(NEXSTAR) – The end of El Niño may be on the horizon.
National forecasters are expecting the climate phenomenon to phase out at some point between April and June, the Climate Prediction Center said Thursday. There’s a 73% chance El Niño ends during that time period in the spring or early summer, according to the new outlook.
Between now and then, the strong El Niño we are seeing is expected to gradually weaken. When it does fade away, we are favored to see “ENSO-neutral” conditions. That means we won’t be in an El Niño, but we also won’t be in a La Niña.
Both El Niño and La Niña usually reach peak strength in the winter. A strong El Niño winter usually means a colder, wetter winter for California and the Southern U.S, but a warm, dry winter for the Pacific Northwest and Ohio Valley. That’s pretty in line with what we’ve seen play out this winter, and what’s expected to continue the next few months.
The absence of La Niña and El Niño, as we are expecting in a few months, can make spring weather more unpredictable.
“The crystal ball is even blurrier than usual,” Michelle L’Heureux, a meteorologist with the Climate Prediction Center, told Nexstar. “ENSO neutral effectively means that conditions across Tropical Pacific are closer to average, so there isn’t a big disruption in the atmospheric circulation that is offered by El Niño La Niña.”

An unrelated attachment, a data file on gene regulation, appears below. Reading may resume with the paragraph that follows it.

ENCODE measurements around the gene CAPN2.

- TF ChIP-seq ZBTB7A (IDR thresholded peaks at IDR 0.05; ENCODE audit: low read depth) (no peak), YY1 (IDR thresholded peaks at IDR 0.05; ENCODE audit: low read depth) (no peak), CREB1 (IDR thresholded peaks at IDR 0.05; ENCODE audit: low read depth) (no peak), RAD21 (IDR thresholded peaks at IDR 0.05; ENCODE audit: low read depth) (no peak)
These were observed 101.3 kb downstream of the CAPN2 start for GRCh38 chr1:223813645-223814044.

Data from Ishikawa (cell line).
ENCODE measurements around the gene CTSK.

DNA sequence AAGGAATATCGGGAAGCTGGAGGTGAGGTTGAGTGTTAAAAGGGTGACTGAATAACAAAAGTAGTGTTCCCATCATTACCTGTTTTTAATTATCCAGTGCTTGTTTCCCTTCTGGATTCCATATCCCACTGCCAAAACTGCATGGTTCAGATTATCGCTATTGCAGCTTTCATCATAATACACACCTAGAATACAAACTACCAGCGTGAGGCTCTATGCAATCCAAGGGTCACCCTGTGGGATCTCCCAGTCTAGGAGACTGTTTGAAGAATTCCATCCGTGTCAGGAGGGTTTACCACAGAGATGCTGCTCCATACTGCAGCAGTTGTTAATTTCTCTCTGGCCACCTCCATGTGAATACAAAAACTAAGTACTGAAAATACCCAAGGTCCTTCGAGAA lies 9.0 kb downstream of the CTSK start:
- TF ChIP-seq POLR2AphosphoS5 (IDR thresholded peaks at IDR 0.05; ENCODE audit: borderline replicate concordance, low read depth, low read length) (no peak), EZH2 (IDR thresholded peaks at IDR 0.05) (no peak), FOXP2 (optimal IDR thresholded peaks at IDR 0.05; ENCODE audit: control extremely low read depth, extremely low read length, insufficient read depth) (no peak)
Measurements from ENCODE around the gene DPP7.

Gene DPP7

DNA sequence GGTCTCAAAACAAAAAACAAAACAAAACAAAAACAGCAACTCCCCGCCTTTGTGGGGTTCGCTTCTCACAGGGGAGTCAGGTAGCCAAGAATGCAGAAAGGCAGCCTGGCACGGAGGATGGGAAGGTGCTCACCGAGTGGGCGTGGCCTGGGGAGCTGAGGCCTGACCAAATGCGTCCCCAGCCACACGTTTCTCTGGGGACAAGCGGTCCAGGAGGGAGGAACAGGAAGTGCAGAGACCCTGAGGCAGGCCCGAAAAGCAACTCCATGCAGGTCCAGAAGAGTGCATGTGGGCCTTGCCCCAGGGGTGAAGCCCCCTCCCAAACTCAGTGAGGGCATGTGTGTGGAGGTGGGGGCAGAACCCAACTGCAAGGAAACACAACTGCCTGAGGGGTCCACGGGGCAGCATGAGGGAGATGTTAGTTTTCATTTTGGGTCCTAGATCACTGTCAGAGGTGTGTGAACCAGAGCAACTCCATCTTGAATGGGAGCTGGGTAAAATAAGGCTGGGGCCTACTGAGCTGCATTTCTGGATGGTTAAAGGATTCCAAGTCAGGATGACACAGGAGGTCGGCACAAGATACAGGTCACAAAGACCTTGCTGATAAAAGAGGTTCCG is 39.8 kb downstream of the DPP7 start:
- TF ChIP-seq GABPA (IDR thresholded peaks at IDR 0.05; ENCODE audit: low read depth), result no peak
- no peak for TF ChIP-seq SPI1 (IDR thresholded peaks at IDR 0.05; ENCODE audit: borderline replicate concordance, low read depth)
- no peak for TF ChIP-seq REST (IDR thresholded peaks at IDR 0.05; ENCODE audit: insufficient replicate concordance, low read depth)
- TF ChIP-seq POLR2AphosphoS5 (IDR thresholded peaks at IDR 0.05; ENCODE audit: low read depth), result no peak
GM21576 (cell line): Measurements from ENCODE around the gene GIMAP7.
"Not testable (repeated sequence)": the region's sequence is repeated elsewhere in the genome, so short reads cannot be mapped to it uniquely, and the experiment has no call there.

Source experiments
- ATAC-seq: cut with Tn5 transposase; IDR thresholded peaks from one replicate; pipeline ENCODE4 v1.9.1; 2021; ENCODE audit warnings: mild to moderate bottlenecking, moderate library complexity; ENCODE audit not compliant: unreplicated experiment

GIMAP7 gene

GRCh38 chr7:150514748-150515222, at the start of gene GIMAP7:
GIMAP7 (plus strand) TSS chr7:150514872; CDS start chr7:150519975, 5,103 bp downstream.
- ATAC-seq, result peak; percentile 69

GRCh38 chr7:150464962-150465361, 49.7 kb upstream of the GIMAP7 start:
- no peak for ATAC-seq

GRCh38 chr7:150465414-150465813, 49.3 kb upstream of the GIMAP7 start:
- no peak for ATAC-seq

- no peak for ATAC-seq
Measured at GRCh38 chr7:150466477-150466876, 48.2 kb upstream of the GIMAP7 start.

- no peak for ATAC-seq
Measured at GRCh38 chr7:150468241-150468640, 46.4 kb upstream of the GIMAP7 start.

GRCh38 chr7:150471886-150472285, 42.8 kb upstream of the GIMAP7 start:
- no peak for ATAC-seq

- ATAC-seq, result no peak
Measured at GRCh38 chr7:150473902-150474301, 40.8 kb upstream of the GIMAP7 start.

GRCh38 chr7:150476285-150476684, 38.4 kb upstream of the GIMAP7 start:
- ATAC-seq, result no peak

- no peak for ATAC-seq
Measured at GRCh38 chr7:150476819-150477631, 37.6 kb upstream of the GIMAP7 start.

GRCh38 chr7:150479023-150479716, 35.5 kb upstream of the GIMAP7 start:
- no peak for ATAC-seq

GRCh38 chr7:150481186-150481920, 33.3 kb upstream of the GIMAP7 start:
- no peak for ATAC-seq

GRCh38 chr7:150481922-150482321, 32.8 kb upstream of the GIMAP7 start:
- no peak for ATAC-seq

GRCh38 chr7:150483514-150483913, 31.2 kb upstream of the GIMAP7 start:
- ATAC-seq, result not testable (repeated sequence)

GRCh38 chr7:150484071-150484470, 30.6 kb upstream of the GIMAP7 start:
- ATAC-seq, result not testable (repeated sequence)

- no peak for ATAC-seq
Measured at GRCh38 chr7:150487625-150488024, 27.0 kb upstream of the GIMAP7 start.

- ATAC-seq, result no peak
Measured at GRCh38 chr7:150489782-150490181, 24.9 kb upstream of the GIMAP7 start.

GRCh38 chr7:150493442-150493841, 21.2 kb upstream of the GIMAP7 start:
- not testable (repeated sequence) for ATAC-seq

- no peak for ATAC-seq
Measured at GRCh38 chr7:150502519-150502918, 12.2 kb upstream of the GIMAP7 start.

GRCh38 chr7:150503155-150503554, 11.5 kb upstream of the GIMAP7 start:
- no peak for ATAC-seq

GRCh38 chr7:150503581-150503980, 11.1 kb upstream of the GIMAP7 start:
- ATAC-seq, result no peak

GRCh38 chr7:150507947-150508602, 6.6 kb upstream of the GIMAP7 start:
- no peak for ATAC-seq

But even with the end of El Niño coming down the road, its impacts are still being felt right now.
“It is typical for El Niño to peak in December/early January, but despite weakening, its impacts on the United States could last through April,” the Climate Prediction Center said.
While still too far away to say with any certainty, next fall and winter are more likely to be dominated by La Niña rather than El Niño. That would mean higher chances of warm, dry weather for the southern half of the U.S., and wet, cold weather up north.
Source: Fox 8 News Channel